The band expanded and continued to perform live. According to Menuck, joining the group was simple: "It was like if anyone knew anybody who played an instrument and seemed like an okay person, they would sort of join up."[15] The group's number of members frequently changed during this time. Local musicians would often join the band for a handful of performances, then depart. The revolving door nature of the group's membership frequently caused it strain before the release of F♯ A♯ ∞.[15] After that release, the group stabilized around a nine-person lineup with Menuck, Moya and David Bryant on guitars, Pezzente and Thierry Amar on bass guitars, Aidan Girt and Bruce Cawdron on drums, and Sophie Trudeau and Norsola Johnson on violin and cello respectively. Moya would depart in 1998 to focus on HṚṢṬA, being replaced by Roger Tellier-Craig of Fly Pan Am.[16] The band released the CD versions of its first two albums and EP on the Kranky record label, and released the LPs through Constellation Records. All editions of their subsequent studio material have been released through Constellation.

In 2004, long-time guitarist Roger Tellier-Craig left the band on amicable terms to devote more time to Fly Pan Am.[17]

The group was once misconstrued as being a band of terrorists.[18][19] After stopping at a local gas station for fuel in the town of Ardmore, Oklahoma, during their 2003 tour of the United States, the station attendant working that day believed the group of Canadians to be terrorists. She quickly passed a note to another customer asking them to call the police. When the local police appeared, the group was held until it could be questioned by the FBI. Although the police were suspicious of the band's anti-government documents and some photos it had (such as those of oil rigs), they found no incriminating evidence. After background checks were run, the ensemble was released from custody and continued on its way to its next show in Saint Louis. Efrim Menuck later spoke to the crowd during their appearance in Missouri about what happened to them and speculated that their origin was a motive for being released quickly ("It's a good thing we're nice white kids from Canada").[20] The incident was mentioned in Michael Moore's book Dude, Where's My Country?.[21]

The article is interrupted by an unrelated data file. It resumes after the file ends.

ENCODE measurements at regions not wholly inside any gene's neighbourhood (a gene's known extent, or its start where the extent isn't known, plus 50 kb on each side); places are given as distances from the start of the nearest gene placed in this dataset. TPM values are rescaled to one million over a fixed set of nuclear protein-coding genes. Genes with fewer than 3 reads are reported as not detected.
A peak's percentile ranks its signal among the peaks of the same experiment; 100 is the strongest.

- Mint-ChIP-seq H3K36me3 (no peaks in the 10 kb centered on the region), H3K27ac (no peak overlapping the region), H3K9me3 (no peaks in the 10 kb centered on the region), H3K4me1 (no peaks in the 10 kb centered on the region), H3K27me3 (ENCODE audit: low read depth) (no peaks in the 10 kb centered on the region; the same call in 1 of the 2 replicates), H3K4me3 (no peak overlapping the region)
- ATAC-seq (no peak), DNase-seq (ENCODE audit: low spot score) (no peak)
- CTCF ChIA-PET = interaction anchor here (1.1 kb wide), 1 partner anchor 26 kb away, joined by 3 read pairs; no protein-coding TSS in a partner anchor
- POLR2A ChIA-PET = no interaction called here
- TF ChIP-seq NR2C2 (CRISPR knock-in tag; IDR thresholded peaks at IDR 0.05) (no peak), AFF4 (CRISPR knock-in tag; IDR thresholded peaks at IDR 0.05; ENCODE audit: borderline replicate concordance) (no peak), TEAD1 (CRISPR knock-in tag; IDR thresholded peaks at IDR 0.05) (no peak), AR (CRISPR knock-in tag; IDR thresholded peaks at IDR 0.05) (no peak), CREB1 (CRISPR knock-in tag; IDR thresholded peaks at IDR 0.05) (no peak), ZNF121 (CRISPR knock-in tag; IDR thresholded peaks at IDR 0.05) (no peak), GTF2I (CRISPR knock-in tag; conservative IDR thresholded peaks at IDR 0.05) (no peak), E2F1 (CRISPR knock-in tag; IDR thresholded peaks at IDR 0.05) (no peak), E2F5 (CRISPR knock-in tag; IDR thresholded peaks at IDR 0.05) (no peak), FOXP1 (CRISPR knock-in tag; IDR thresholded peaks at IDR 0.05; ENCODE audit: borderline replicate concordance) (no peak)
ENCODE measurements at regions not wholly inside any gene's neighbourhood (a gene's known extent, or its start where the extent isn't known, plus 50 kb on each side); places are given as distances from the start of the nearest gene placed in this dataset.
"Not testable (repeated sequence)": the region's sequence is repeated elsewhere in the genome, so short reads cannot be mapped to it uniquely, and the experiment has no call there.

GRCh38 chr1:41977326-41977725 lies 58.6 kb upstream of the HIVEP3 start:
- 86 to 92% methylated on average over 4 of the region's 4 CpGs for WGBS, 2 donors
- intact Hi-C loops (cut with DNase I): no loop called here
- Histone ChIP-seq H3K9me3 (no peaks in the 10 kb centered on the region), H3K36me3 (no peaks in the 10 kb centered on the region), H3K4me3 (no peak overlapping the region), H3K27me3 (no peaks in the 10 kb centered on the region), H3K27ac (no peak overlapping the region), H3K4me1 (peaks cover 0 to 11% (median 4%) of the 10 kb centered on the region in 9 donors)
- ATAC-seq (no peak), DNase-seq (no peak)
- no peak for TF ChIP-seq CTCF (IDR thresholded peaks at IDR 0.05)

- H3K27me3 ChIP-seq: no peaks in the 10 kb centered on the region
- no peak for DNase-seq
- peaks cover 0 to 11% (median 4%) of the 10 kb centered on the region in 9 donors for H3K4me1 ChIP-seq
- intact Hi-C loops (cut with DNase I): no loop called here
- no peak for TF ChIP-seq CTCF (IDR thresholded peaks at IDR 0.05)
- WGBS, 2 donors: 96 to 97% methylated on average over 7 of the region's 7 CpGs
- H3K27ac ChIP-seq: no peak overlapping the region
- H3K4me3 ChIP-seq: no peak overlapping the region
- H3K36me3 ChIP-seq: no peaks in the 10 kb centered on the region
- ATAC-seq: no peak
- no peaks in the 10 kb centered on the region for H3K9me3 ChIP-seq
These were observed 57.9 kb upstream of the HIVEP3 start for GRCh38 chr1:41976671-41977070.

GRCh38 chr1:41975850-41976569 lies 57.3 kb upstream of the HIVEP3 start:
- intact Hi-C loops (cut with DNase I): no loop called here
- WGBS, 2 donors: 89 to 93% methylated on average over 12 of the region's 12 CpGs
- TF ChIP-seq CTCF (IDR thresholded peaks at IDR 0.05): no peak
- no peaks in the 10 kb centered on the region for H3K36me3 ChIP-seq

In 2010, the band reported it was reuniting for an All Tomorrow's Parties music event in the UK as well as further US dates. Mike Moya re-joined the band for the reunion, while original cellist Norsola Johnson declined to participate. The band played a full North American and European tour in 2011, and more dates in the UK including an appearance at the ATP 'I'll Be Your Mirror' music festival in London.

The following year, the band appeared at the Pitchfork Music Festival in Chicago, Coachella in California, and the All Tomorrow's Parties I'll Be Your Mirror festival in New York.[22][23] Drummer Timothy Herzog began touring with the band after the departure of Bruce Cawdron.

In 2013, the band won the Polaris Music Prize, but it criticized the cost of the ceremony during the time of austerity, stating, "Maybe the next celebration should happen in a cruddier hall, without the corporate banners and culture overlords."[24]

On March 31, 2015, Godspeed You! Black Emperor released its fifth album, Asunder, Sweet and Other Distress. On September 22, 2017, the group released its sixth album, Luciferian Towers.

In early March 2021, the band announced its seventh album, G_d's Pee at State's End! through Constellation Records.[25]